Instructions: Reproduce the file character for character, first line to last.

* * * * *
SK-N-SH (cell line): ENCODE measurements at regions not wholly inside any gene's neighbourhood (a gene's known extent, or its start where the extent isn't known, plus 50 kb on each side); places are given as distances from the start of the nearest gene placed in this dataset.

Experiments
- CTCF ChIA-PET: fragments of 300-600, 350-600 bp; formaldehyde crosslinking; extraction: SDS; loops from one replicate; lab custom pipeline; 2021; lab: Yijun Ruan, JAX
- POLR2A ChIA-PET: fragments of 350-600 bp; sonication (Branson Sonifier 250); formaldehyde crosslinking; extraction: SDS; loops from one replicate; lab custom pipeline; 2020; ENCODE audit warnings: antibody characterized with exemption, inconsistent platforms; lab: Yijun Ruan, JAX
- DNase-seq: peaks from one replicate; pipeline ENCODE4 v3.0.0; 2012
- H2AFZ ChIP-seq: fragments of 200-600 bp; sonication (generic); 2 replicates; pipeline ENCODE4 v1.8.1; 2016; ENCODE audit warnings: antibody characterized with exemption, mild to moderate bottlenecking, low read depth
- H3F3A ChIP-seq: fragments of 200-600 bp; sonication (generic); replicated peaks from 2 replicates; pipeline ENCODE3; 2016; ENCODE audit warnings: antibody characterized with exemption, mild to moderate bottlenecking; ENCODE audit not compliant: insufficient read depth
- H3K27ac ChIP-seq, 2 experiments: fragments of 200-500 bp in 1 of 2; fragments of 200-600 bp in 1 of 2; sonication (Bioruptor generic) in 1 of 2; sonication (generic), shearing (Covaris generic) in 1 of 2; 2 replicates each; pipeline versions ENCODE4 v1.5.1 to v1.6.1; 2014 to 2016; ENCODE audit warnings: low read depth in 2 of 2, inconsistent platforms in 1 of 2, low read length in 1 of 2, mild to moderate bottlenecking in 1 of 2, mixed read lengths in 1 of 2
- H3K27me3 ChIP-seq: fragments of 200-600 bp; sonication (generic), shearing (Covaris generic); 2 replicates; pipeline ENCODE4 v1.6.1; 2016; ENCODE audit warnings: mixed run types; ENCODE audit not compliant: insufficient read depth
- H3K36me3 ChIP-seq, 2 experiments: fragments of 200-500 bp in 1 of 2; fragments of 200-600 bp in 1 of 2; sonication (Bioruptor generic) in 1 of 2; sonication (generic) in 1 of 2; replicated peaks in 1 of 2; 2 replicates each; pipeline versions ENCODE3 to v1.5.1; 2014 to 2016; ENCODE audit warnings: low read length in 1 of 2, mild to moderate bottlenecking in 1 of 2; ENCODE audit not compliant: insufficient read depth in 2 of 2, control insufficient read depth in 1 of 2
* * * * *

SK-N-SH (cell line): ENCODE measurements at regions not wholly inside any gene's neighbourhood (a gene's known extent, or its start where the extent isn't known, plus 50 kb on each side); places are given as distances from the start of the nearest gene placed in this dataset.

Experiments
- CTCF ChIA-PET: fragments of 300-600, 350-600 bp; formaldehyde crosslinking; extraction: SDS; loops from one replicate; lab custom pipeline; 2021; lab: Yijun Ruan, JAX
- POLR2A ChIA-PET: fragments of 350-600 bp; sonication (Branson Sonifier 250); formaldehyde crosslinking; extraction: SDS; loops from one replicate; lab custom pipeline; 2020; ENCODE audit warnings: antibody characterized with exemption, inconsistent platforms; lab: Yijun Ruan, JAX
- DNase-seq: peaks from one replicate; pipeline ENCODE4 v3.0.0; 2012
- H2AFZ ChIP-seq: fragments of 200-600 bp; sonication (generic); 2 replicates; pipeline ENCODE4 v1.8.1; 2016; ENCODE audit warnings: antibody characterized with exemption, mild to moderate bottlenecking, low read depth
- H3F3A ChIP-seq: fragments of 200-600 bp; sonication (generic); replicated peaks from 2 replicates; pipeline ENCODE3; 2016; ENCODE audit warnings: antibody characterized with exemption, mild to moderate bottlenecking; ENCODE audit not compliant: insufficient read depth
- H3K27ac ChIP-seq, 2 experiments: fragments of 200-500 bp in 1 of 2; fragments of 200-600 bp in 1 of 2; sonication (Bioruptor generic) in 1 of 2; sonication (generic), shearing (Covaris generic) in 1 of 2; 2 replicates each; pipeline versions ENCODE4 v1.5.1 to v1.6.1; 2014 to 2016; ENCODE audit warnings: low read depth in 2 of 2, inconsistent platforms in 1 of 2, low read length in 1 of 2, mild to moderate bottlenecking in 1 of 2, mixed read lengths in 1 of 2
- H3K27me3 ChIP-seq: fragments of 200-600 bp; sonication (generic), shearing (Covaris generic); 2 replicates; pipeline ENCODE4 v1.6.1; 2016; ENCODE audit warnings: mixed run types; ENCODE audit not compliant: insufficient read depth
- H3K36me3 ChIP-seq, 2 experiments: fragments of 200-500 bp in 1 of 2; fragments of 200-600 bp in 1 of 2; sonication (Bioruptor generic) in 1 of 2; sonication (generic) in 1 of 2; replicated peaks in 1 of 2; 2 replicates each; pipeline versions ENCODE3 to v1.5.1; 2014 to 2016; ENCODE audit warnings: low read length in 1 of 2, mild to moderate bottlenecking in 1 of 2; ENCODE audit not compliant: insufficient read depth in 2 of 2, control insufficient read depth in 1 of 2